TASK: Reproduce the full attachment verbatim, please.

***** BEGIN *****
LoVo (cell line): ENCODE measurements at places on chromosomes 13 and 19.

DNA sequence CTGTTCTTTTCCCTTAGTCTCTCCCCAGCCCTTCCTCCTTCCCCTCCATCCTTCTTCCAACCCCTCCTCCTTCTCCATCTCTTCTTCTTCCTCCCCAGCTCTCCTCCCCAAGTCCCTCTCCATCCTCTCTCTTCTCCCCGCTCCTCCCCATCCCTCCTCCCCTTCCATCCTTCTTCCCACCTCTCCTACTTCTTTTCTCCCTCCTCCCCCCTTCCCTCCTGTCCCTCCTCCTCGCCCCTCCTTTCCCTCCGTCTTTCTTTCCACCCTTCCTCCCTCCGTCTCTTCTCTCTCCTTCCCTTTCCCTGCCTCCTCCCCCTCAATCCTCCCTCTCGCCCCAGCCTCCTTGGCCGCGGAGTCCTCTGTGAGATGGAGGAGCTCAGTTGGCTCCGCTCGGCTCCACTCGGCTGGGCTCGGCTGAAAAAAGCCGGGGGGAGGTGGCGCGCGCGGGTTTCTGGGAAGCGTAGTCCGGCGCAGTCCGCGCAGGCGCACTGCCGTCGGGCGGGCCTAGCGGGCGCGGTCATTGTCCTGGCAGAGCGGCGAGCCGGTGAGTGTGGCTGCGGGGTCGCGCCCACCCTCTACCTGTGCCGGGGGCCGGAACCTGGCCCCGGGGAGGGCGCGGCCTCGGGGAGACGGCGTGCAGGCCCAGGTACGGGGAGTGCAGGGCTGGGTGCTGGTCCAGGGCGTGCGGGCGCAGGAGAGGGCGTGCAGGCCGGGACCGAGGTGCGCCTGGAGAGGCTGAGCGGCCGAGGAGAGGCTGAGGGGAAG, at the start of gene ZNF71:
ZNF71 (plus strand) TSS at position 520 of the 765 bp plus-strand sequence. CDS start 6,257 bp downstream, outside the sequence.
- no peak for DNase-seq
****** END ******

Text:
LoVo (cell line): ENCODE measurements at places on chromosomes 13 and 19.

DNA sequence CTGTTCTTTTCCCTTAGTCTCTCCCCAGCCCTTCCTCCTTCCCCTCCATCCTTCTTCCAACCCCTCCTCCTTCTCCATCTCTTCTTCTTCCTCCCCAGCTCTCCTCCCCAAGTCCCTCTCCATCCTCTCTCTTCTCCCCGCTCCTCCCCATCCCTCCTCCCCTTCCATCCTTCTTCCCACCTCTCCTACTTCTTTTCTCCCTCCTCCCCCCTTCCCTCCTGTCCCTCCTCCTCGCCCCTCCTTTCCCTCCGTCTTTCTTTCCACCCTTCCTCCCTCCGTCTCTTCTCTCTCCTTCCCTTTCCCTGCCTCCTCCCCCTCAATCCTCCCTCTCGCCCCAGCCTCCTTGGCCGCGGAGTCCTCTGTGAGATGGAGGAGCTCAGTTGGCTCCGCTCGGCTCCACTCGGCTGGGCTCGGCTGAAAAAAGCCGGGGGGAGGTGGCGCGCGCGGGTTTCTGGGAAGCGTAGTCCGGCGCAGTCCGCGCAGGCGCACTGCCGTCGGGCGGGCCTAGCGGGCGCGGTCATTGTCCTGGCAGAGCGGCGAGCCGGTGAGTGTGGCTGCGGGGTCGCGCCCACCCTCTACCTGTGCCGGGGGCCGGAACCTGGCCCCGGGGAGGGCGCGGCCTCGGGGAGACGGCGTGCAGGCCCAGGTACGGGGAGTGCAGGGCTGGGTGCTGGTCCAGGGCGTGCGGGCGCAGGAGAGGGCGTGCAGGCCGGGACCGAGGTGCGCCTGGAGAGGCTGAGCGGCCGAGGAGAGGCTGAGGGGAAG, at the start of gene ZNF71:
ZNF71 (plus strand) TSS at position 520 of the 765 bp plus-strand sequence. CDS start 6,257 bp downstream, outside the sequence.
- no peak for DNase-seq